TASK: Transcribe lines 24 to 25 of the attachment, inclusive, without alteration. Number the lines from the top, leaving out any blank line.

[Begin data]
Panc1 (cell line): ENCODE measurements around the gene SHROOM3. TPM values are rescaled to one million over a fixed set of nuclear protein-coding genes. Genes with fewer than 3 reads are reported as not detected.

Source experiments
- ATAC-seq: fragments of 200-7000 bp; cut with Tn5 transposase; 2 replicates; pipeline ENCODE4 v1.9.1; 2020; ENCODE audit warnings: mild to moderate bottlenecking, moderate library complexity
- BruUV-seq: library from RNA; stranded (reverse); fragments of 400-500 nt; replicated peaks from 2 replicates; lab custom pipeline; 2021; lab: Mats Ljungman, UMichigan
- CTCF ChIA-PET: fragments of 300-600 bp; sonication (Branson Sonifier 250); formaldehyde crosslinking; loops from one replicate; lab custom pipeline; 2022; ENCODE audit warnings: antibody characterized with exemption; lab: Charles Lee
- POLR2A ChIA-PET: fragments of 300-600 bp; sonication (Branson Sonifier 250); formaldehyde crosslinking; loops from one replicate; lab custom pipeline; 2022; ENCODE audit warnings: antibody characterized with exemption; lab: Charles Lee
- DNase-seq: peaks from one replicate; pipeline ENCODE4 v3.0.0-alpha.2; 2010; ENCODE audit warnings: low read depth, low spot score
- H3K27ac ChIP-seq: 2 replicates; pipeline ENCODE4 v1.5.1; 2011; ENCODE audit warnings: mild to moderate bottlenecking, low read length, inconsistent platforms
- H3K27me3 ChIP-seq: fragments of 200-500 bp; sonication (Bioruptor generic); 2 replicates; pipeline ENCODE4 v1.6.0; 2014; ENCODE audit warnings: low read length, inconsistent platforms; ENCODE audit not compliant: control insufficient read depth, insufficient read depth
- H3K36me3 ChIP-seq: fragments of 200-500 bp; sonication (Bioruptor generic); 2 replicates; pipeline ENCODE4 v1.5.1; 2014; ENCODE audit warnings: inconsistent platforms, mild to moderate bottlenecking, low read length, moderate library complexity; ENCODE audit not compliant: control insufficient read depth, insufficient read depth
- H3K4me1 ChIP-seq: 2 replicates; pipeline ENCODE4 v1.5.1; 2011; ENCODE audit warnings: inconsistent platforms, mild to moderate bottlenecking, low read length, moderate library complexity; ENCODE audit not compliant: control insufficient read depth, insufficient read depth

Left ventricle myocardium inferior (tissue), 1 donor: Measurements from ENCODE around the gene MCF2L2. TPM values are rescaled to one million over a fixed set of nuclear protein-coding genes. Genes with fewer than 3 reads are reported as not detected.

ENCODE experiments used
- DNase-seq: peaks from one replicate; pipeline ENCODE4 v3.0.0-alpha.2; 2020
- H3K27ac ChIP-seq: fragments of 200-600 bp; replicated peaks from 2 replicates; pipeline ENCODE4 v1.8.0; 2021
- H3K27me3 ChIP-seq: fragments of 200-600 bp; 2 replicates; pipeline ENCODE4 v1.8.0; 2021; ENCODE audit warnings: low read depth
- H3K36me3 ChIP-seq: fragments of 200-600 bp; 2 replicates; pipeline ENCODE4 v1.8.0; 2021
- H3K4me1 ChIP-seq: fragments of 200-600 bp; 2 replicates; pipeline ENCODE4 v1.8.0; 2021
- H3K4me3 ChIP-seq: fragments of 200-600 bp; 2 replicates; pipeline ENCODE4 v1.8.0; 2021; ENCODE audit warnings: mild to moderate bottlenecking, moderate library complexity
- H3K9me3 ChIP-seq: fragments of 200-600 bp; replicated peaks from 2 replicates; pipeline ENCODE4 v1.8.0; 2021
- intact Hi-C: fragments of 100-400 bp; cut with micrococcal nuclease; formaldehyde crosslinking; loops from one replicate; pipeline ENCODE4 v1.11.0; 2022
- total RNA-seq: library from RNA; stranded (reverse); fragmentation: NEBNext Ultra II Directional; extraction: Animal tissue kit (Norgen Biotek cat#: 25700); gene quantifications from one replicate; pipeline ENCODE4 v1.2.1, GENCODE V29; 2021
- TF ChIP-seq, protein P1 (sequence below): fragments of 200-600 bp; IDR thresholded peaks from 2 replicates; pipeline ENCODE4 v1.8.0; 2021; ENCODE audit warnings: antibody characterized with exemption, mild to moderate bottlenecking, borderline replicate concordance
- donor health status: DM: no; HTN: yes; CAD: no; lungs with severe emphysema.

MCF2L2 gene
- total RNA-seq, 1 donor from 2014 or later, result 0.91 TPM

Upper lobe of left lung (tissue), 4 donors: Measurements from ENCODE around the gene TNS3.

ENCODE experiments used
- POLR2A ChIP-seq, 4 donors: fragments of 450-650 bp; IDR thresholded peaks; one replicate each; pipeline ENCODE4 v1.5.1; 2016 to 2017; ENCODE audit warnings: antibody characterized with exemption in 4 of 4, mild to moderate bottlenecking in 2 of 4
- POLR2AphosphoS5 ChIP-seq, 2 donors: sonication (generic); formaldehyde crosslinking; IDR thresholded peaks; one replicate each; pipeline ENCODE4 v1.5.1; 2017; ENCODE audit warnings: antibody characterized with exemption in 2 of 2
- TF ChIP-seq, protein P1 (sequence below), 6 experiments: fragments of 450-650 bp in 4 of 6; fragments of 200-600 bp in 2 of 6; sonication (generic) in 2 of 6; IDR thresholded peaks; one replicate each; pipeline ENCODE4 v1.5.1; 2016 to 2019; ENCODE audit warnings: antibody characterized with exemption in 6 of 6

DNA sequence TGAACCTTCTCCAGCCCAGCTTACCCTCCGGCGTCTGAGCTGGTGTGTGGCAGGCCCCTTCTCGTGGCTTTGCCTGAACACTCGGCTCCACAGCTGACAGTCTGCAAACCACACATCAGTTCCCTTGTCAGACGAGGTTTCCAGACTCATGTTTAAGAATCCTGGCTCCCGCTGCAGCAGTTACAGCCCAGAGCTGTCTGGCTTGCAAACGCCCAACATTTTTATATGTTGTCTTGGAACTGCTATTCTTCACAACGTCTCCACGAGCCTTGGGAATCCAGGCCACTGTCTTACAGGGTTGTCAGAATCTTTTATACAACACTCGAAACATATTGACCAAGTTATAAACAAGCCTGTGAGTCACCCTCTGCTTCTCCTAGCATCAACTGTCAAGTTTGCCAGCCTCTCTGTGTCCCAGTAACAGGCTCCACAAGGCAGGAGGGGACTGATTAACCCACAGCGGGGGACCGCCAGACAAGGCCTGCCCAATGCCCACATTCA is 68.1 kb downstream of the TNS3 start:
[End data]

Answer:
- donor health status: DM: no; HTN: yes; CAD: no; lungs with severe emphysema.

MCF2L2 gene